A man from somewhere behind me shouted, “This is all bullshit! Who the hell are you? What do you mean we should be dead? That’s bullshit! If we crash, you’re dead too!”

The flight attendant smiled as if she was looking at a child. She said, “No. I won’t die. I’ll be stepping out right at the moment of impact. And the co-pilot here is with me. He had to leave the cockpit to give the pilot a chance to lock the door and start his descent.

“And I’m really sorry. I truly am. This is not my favorite type of assignment. But all of you were scheduled to die weeks ago. But you persisted in living. If we allowed you to cheat death, then we’d have to allow it for everyone, now wouldn’t we?”

The burly man again raged against his seatbelt and shouted, “You’re fucking nuts! Let us up!”

The guy in the seat right behind me said, “Miss! Please! I’m a pilot! I can fly this thing. Let us remove the pilot and I can land us all safely!”

The flight attendant frowned and addressed the man behind me. She said, “Just like the last plane you flew? You got into the pilot’s seat drunk and with the effects of partying all night. A hundred and thirty of your passengers died in the inevitable crash. A bizarre structural failure allowed you to survive while your co-pilot and crew died. None of them were scheduled to die that day. But we can’t bring them back. You caused us a lot of extra work.”

The flight attendant looked over at me and smiled broadly. She said, “I have to say I’m very sorry you’re on this flight Mr. Walker. Unlike everyone else in this plane, you’re a genuine hero. You were the one that was supposed to have been struck and killed by that city bus. But when that five year old girl was unexpectedly pushed in front of the bus, your quick action saved you both. You got broken bones, but you didn’t die like you were scheduled.”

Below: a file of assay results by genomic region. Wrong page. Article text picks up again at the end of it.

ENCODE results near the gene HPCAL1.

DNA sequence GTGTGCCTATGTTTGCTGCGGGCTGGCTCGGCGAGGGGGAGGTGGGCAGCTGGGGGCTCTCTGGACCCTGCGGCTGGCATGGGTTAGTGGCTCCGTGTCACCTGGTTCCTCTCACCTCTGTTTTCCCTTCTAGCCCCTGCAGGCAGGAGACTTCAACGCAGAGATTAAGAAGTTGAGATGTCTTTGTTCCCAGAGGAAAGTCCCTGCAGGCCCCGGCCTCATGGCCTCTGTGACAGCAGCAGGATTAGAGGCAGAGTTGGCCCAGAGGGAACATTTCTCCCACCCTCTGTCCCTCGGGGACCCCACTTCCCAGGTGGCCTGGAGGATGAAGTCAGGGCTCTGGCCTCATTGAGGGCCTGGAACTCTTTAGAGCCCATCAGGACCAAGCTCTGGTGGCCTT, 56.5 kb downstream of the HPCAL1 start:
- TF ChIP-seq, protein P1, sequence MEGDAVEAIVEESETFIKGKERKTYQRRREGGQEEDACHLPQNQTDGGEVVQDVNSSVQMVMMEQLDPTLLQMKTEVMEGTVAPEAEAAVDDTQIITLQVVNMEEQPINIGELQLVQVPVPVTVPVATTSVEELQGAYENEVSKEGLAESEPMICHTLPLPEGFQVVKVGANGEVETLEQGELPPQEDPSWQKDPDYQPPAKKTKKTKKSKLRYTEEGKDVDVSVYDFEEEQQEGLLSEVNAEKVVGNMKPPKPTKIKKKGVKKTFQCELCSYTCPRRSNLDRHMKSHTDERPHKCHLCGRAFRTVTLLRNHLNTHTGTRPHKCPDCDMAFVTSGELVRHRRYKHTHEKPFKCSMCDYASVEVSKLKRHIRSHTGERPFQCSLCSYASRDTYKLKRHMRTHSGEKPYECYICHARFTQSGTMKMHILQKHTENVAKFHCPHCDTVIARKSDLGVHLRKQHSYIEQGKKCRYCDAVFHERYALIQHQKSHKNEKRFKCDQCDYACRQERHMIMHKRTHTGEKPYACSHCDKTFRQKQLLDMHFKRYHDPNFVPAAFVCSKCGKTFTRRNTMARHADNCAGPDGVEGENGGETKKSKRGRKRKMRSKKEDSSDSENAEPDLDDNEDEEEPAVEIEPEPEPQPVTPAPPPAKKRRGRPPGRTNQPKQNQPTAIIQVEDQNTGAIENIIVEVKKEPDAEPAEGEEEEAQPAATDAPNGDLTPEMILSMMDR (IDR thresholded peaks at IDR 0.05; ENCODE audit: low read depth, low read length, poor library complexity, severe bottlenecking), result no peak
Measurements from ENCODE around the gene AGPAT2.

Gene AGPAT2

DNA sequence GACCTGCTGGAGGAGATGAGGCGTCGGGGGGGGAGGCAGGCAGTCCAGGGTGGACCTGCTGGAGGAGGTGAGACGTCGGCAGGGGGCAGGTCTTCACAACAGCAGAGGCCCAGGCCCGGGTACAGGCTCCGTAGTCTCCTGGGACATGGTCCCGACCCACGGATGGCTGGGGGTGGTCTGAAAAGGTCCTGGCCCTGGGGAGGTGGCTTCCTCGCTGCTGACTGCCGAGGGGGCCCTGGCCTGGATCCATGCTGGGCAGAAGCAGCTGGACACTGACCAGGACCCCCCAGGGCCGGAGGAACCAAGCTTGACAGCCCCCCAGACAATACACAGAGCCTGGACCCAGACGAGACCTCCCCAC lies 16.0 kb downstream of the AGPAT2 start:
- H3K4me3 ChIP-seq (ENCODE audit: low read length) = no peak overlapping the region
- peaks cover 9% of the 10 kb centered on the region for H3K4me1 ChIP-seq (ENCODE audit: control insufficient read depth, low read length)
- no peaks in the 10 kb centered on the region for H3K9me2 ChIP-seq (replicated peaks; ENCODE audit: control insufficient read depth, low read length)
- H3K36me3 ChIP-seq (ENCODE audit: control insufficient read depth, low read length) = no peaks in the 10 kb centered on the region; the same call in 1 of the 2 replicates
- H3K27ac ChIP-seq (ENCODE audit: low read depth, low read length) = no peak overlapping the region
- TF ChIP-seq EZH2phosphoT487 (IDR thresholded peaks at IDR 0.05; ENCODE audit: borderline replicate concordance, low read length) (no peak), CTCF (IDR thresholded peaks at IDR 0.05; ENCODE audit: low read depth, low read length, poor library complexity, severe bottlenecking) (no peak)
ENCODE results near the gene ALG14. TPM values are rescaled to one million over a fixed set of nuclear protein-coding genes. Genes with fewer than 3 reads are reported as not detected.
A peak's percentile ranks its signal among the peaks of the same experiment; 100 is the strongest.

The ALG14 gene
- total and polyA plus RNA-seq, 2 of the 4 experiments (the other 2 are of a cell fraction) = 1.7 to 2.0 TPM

Shocked that she would know my name and about the accident, I said, “I don’t understand. Why would I be scheduled to die? I never hurt anyone.”

Giving me a weak smile, the flight attendant said, “We’re not privy to the Grand Plan. I’m sorry.”

Addressing the whole cabin again, the flight attendant said, “We’re just seconds away from your final destination. None of this is personal. You just lived past your time. Thanks again for flying Entierro Airways.

“For the love of God, no!”

“Please stop this!”

“Let me out!”

“Fuck you!”

And then we hit the mountain.

*          *          *

I had my eyes closed, braced for the impact that would kill us all.

There was silence.

“Mr. Walker?”

I sat in my seat, eyes tightly closed.

“Mr. Walker. May I have a moment?”

I opened my eyes and the flight attendant was standing next to me in the aisle. The front of the aircraft was deforming and crumpling in front of me. Dirt and debris was suspended in the air all throughout the plane’s cabin. What people I could see were frozen in time, violently restrained by their seatbelts, expressions of horror on their faces.

The flight attendant smiled at me. She said, “Please get up, Mr. Walker. I have something to discuss with you.”

The seatbelt was no longer locked. I unbuckled it and stood nervously in the aisle next to the flight attendant. I was sweating profusely. Looking around, I noticed the co-pilot was no longer in the cabin.

“What do you want to talk about?” I asked staring at the crumpling bulkhead in front of me frozen in time. “It’s obvious we’re a heartbeat away from dying.”